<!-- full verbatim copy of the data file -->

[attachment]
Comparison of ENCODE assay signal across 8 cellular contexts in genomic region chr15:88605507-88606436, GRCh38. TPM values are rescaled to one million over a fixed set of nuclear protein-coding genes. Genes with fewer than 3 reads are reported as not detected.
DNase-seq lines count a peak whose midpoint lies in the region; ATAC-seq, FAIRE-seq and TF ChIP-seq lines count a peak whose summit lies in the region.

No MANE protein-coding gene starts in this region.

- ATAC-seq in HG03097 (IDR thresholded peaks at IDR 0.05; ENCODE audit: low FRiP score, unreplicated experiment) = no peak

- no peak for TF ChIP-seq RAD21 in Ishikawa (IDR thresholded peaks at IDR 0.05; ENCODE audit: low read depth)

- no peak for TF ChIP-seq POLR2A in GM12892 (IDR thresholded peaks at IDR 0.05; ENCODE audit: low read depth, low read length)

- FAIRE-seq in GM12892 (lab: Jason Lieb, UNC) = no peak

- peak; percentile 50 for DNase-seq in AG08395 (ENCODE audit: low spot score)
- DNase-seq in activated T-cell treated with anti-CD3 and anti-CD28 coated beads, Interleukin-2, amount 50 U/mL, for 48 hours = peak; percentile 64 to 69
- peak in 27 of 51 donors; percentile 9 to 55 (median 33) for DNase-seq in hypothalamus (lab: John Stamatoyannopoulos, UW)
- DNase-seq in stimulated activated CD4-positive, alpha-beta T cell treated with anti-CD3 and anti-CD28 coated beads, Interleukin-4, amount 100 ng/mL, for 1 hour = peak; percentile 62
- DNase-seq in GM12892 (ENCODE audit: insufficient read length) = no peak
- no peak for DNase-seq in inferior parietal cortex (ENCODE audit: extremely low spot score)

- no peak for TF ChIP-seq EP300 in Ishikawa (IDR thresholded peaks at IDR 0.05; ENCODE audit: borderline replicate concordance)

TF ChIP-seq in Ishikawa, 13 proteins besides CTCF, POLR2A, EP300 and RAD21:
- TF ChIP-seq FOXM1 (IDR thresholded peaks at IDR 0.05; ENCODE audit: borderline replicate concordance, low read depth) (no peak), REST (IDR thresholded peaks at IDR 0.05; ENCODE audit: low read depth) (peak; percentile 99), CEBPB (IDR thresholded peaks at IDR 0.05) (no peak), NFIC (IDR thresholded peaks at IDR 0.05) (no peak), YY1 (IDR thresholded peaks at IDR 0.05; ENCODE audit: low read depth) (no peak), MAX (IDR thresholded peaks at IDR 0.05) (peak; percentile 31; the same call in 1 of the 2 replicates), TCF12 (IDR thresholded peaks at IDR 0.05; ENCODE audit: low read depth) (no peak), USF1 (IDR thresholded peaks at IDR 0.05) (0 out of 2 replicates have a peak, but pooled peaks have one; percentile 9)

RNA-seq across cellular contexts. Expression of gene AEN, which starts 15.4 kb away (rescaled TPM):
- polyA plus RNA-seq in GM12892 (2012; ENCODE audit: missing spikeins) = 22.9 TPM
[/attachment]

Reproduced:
Comparison of ENCODE assay signal across 8 cellular contexts in genomic region chr15:88605507-88606436, GRCh38. TPM values are rescaled to one million over a fixed set of nuclear protein-coding genes. Genes with fewer than 3 reads are reported as not detected.
DNase-seq lines count a peak whose midpoint lies in the region; ATAC-seq, FAIRE-seq and TF ChIP-seq lines count a peak whose summit lies in the region.

No MANE protein-coding gene starts in this region.

- ATAC-seq in HG03097 (IDR thresholded peaks at IDR 0.05; ENCODE audit: low FRiP score, unreplicated experiment) = no peak

- no peak for TF ChIP-seq RAD21 in Ishikawa (IDR thresholded peaks at IDR 0.05; ENCODE audit: low read depth)

- no peak for TF ChIP-seq POLR2A in GM12892 (IDR thresholded peaks at IDR 0.05; ENCODE audit: low read depth, low read length)

- FAIRE-seq in GM12892 (lab: Jason Lieb, UNC) = no peak

- peak; percentile 50 for DNase-seq in AG08395 (ENCODE audit: low spot score)
- DNase-seq in activated T-cell treated with anti-CD3 and anti-CD28 coated beads, Interleukin-2, amount 50 U/mL, for 48 hours = peak; percentile 64 to 69
- peak in 27 of 51 donors; percentile 9 to 55 (median 33) for DNase-seq in hypothalamus (lab: John Stamatoyannopoulos, UW)
- DNase-seq in stimulated activated CD4-positive, alpha-beta T cell treated with anti-CD3 and anti-CD28 coated beads, Interleukin-4, amount 100 ng/mL, for 1 hour = peak; percentile 62
- DNase-seq in GM12892 (ENCODE audit: insufficient read length) = no peak
- no peak for DNase-seq in inferior parietal cortex (ENCODE audit: extremely low spot score)

- no peak for TF ChIP-seq EP300 in Ishikawa (IDR thresholded peaks at IDR 0.05; ENCODE audit: borderline replicate concordance)

TF ChIP-seq in Ishikawa, 13 proteins besides CTCF, POLR2A, EP300 and RAD21:
- TF ChIP-seq FOXM1 (IDR thresholded peaks at IDR 0.05; ENCODE audit: borderline replicate concordance, low read depth) (no peak), REST (IDR thresholded peaks at IDR 0.05; ENCODE audit: low read depth) (peak; percentile 99), CEBPB (IDR thresholded peaks at IDR 0.05) (no peak), NFIC (IDR thresholded peaks at IDR 0.05) (no peak), YY1 (IDR thresholded peaks at IDR 0.05; ENCODE audit: low read depth) (no peak), MAX (IDR thresholded peaks at IDR 0.05) (peak; percentile 31; the same call in 1 of the 2 replicates), TCF12 (IDR thresholded peaks at IDR 0.05; ENCODE audit: low read depth) (no peak), USF1 (IDR thresholded peaks at IDR 0.05) (0 out of 2 replicates have a peak, but pooled peaks have one; percentile 9)

RNA-seq across cellular contexts. Expression of gene AEN, which starts 15.4 kb away (rescaled TPM):
- polyA plus RNA-seq in GM12892 (2012; ENCODE audit: missing spikeins) = 22.9 TPM